Computer Security Ch 8 - Exam III

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  1. masquerader
    clandestine user
    three classes of intruders
  2. intruder (hacker or cracker) and malware
    two most publicized threats to security
  3. masquerader
    an individual who is not authorized to use the computer and who penetrates a system's access controls to exploit a legitimate user's account - likely an outsider
  4. misfeasor
    a legitimate user who accesses data, programs, or resources for which such access is not authorized, or who is authorized for such access but misuses his or her privileges - generally an insider
  5. clandestine user
    an individual who seizes supervisory control of the system and uses this control to evade auditing and access controls or to suppress audit collection - insider or outsider
  6. hackers - motivated by thrill
    criminal enterprise - for money
    insider attacks - motivated by revenge -difficult to detect
    three intruder behavior patterns
  7. security intrusion
    a security event, or a combination of multiple security events, that constitutes a security incident in which an intruder gains, or attempts to gain, access to a system (or system resource) without having authorization to do so
  8. intrusion detection
    a security service that monitors and analyzes system events for the purpose of finding, and providing real-time or near real-time warning of, attempts to access system resources in an unauthorized manner
  9. Intrusion Detection System
  10. Intrusion Prevention System
  11. Computer Emergency Response Team
  12. host-based IDS
    monitors the characteristics of a single host and the events occurring within that host for suspicious activity - can detect both external and internal intrusions
  13. network-based IDS
    monitors network traffic for particular network segments or devices and analyzes network, transport, and appliction protocols to identify suspicious activity - real-time or near real-time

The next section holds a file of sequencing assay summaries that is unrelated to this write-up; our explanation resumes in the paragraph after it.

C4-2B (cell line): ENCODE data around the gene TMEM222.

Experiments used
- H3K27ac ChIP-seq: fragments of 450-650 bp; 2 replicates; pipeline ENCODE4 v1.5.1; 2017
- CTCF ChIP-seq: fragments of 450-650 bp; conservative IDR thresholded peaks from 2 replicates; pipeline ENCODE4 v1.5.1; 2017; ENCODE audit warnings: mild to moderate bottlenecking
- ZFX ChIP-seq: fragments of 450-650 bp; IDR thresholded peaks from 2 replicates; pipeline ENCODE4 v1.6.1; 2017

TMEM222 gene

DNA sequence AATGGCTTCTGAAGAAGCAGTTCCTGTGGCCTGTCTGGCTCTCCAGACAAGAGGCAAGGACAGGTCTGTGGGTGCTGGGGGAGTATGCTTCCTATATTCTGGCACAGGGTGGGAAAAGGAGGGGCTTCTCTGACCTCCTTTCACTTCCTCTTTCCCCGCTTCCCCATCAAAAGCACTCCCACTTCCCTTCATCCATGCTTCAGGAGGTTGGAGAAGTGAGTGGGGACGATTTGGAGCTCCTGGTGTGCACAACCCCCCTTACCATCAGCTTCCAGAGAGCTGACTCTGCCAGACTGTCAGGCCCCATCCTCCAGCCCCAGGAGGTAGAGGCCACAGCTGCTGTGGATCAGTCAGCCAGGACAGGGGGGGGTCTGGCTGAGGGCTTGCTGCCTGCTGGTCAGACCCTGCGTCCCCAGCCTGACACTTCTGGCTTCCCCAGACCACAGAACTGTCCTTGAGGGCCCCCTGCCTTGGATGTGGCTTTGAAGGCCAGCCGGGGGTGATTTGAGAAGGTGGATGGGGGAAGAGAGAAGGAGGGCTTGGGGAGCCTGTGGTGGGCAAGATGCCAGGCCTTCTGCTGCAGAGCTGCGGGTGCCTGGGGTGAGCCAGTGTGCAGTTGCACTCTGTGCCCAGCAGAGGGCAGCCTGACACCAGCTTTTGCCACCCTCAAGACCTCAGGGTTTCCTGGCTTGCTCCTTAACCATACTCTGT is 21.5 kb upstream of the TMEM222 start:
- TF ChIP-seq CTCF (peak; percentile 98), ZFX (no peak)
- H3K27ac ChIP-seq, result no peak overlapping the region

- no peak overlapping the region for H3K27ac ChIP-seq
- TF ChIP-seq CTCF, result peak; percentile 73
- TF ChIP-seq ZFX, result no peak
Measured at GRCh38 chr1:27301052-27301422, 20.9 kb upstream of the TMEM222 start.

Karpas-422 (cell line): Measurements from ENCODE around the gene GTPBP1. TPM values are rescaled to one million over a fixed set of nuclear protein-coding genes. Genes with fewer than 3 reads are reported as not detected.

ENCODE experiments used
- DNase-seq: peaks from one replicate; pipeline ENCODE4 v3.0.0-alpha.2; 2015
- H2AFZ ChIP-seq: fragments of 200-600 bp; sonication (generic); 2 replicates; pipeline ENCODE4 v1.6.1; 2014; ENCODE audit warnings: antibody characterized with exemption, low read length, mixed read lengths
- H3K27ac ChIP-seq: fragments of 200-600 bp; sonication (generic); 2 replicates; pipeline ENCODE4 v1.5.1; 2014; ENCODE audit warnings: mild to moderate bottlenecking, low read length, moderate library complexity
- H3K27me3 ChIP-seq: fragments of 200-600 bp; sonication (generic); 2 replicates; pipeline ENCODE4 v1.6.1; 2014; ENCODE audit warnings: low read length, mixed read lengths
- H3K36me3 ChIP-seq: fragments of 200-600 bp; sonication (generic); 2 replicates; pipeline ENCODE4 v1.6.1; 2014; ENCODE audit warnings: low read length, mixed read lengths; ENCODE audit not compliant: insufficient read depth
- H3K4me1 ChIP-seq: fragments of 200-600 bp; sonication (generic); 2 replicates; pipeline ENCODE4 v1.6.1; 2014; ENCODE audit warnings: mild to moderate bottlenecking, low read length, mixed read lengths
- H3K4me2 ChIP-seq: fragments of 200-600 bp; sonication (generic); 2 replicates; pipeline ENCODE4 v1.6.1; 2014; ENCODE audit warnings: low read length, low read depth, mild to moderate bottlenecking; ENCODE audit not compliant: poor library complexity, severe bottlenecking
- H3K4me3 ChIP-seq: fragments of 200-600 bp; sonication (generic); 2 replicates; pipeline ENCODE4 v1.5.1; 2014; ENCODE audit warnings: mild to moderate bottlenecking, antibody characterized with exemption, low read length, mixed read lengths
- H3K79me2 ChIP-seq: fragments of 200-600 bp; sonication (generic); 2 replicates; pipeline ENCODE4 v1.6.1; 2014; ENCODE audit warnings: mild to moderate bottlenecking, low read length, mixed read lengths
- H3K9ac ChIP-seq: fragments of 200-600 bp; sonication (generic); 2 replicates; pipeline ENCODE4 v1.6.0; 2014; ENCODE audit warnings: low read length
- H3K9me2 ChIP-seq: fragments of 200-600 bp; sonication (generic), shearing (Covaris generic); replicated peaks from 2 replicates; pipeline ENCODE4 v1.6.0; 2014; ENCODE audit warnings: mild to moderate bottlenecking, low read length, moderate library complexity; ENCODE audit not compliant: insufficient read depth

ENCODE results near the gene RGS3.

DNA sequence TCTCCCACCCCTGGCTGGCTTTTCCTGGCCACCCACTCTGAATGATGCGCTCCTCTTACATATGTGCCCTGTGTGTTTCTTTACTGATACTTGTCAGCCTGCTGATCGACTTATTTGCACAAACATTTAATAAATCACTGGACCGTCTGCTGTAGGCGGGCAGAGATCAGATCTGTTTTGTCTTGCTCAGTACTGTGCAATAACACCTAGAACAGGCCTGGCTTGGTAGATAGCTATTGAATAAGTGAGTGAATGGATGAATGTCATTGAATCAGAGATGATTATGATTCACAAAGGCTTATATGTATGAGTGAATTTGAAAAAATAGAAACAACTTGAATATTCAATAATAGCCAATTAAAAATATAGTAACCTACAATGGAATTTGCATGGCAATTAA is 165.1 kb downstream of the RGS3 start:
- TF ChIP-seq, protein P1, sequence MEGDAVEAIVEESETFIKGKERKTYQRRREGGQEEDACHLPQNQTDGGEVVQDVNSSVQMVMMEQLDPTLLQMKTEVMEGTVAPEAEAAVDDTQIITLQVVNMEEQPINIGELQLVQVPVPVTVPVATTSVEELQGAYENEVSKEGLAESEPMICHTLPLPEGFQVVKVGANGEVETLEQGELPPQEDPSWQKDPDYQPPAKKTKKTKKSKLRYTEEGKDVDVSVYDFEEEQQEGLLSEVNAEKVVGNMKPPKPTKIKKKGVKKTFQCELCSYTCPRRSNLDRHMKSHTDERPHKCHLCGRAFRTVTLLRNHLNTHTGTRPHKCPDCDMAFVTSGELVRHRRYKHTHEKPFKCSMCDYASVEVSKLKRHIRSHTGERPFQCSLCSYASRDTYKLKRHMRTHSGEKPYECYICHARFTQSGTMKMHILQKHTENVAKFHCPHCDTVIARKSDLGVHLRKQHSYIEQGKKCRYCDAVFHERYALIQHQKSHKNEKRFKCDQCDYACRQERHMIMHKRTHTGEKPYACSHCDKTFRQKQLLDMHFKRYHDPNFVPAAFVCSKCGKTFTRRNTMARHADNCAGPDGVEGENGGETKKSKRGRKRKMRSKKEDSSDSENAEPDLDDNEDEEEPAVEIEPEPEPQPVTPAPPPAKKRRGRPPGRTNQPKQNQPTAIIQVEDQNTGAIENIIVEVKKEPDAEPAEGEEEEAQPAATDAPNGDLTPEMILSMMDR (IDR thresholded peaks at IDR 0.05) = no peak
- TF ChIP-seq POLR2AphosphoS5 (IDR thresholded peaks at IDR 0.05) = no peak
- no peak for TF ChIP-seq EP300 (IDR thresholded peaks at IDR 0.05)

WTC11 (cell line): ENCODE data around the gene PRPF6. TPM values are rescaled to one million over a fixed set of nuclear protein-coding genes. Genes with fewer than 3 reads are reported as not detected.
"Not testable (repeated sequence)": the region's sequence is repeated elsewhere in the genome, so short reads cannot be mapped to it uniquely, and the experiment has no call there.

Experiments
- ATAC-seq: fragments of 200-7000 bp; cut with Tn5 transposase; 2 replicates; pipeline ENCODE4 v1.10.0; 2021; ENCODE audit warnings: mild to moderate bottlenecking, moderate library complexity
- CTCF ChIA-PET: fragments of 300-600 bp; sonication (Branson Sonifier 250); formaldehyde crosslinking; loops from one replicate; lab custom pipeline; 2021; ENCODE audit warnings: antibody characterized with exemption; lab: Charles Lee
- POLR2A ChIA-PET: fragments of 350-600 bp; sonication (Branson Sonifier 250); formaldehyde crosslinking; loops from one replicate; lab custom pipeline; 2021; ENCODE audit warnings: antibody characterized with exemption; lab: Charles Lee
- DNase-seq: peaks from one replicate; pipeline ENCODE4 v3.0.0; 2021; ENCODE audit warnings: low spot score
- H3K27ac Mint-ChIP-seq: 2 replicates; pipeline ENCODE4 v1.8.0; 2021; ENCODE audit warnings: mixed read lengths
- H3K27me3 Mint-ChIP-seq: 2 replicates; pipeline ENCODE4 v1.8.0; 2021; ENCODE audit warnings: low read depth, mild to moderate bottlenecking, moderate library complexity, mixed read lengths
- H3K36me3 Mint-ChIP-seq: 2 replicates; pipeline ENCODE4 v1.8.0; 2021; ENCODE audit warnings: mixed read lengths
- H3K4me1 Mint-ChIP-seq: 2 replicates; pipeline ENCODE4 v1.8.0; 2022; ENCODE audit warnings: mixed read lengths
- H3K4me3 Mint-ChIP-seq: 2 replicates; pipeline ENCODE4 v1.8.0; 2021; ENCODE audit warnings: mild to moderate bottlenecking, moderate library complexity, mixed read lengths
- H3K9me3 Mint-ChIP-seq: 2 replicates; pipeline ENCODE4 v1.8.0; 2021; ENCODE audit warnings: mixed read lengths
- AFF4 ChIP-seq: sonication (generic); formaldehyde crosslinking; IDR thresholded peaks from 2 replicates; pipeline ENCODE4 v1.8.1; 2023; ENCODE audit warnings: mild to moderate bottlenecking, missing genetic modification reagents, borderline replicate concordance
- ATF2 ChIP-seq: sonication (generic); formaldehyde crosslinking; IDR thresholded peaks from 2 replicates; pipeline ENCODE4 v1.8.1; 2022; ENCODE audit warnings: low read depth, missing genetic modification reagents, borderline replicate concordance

14. host-based IDS
    network-based IDS
    two types/classifications of IDSs
  15. sensors - collect data
    analyzers - receive input from sensors
    user interface - enables user to view output/control behavior of the system
    three logical components that an IDS is comprised of
  16. false positives
    a loose intrepretation of intruder behavior which will catch more intruders - authorized users identified as intruders
  17. false negatives - most dangerous b/c there is an incident, but no alarm
    a tight interpretation of intruder behavior leads to intruders not identified as intruders
  18. misfeasor
    a legitimate user performing in an unauthorized fashion
  19. anomaly detection - define "normal" or expected behavior (effective against masqueraders)
    signature detection - define proper behavior (effective against misfeasors)
    two general approaches to host-based IDS
  20. threshold detection - defining thresholds, independent of user for the frequency of occurrence of various events

    profile based - detect changes in the behavior of individual accounts
    two approaches to statistical anomaly detection
  21. native audit records
    detection-specific audit records
    two types of audit plans
  22. rule-based anomaly detection
    historical audit records are analyzed to identify usage patterns and to generate automaticallly rules that describe those patterns
  23. rule-based penetration identification
    the use of rules for identifying known penetrations or penetrations that would exploit known weaknesses - identifying suspicious behavior even if it's within the bounds of established patterns of usage
  24. base-rate fallacy
    the actual numbers of intrusions is low compared to the number of legitimate uses of a system, causing the false alarm rate to be high unless the test is extremely discriminating - the difficulty of meeting the standard of high rate of detections with a low rate of false alarms
  25. distributed host-based intrusion detection
    coordination and cooperation among IDSs across the network - rather than stand-alone IDSs on each host
  26. inline sensor
    a network sensor inserted into a network segment so that the traffic that it is monitoring must pass through the sensor - block an attack when one is detected (detection & prevention)
  27. passive sensors (more efficient than inline as it doesn't interfere)
    a network sensor that monitors a copy of network traffic; the actual traffic does not pass through the device
  28. distributed adaptive intrusion detection (ie: autonomic enterprise security)
    cooperated systems that can recognize attacks based on subtle clues and then adapt quickly - using each end host and each network device as potential sensors
  29. security policy
    the predefined, formally documented statement that defines what activities are allowed to take place on an organization's network or on particular hosts to support the organization's requirements
  30. honeypot
    decoy systems that are designed to lure a potential attacker away from critical systems - to: divert an attacker, collect info about the attacker, & encourage the attacker to stay long enough for admin to respond
Card Set:
Computer Security Ch 8 - Exam III
2013-11-21 12:16:06
Intrusion Detection

Intrusion Detection
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